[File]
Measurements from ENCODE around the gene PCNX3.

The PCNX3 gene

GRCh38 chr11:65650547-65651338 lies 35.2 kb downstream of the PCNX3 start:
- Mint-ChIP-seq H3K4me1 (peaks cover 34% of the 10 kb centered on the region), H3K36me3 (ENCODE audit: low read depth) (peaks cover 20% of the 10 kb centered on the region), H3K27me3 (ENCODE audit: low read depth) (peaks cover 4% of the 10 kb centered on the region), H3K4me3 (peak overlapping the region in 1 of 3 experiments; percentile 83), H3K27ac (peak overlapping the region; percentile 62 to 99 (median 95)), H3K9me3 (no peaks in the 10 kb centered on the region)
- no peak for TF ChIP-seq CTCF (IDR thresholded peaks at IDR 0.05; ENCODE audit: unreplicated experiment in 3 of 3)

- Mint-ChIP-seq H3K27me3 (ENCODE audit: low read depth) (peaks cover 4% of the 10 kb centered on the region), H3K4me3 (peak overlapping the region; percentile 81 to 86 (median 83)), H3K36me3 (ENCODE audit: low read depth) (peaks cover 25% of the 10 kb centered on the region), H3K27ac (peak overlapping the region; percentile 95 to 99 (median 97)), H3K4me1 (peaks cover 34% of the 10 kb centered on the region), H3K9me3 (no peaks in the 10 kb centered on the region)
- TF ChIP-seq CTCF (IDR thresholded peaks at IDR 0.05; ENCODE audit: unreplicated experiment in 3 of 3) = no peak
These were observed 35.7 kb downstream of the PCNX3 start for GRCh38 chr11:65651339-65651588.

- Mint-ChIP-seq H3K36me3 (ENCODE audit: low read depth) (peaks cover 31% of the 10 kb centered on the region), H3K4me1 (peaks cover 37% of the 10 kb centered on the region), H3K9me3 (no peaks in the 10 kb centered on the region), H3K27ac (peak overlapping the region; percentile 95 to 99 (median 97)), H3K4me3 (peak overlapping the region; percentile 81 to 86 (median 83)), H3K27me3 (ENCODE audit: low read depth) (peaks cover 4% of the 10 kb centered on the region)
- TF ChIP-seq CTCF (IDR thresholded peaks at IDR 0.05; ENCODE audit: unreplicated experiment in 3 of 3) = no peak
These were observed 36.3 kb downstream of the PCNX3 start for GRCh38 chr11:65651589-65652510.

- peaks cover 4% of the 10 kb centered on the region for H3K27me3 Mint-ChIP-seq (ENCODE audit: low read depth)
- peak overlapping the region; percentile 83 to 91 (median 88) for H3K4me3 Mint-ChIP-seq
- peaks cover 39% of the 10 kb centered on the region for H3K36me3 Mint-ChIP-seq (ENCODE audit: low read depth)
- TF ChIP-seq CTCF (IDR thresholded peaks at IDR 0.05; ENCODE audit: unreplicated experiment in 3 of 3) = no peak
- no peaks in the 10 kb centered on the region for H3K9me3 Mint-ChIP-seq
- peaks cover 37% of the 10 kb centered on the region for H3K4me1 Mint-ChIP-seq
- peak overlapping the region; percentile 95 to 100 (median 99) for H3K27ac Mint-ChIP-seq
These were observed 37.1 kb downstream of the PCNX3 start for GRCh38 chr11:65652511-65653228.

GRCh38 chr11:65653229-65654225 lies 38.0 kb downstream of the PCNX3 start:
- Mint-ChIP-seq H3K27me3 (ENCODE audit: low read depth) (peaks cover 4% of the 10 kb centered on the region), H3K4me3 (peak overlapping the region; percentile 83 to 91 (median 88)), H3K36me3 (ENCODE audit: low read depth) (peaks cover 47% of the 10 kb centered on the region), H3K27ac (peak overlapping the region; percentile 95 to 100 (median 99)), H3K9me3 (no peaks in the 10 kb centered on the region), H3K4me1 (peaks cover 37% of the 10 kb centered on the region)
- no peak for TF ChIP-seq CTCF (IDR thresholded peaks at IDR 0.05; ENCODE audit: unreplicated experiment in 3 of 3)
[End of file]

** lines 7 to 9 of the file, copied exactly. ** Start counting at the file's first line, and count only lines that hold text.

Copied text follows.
- TF ChIP-seq CTCF (IDR thresholded peaks at IDR 0.05; ENCODE audit: unreplicated experiment in 3 of 3) = no peak
These were observed 35.7 kb downstream of the PCNX3 start for GRCh38 chr11:65651339-65651588.

- Mint-ChIP-seq H3K36me3 (ENCODE audit: low read depth) (peaks cover 31% of the 10 kb centered on the region), H3K4me1 (peaks cover 37% of the 10 kb centered on the region), H3K9me3 (no peaks in the 10 kb centered on the region), H3K27ac (peak overlapping the region; percentile 95 to 99 (median 97)), H3K4me3 (peak overlapping the region; percentile 81 to 86 (median 83)), H3K27me3 (ENCODE audit: low read depth) (peaks cover 4% of the 10 kb centered on the region)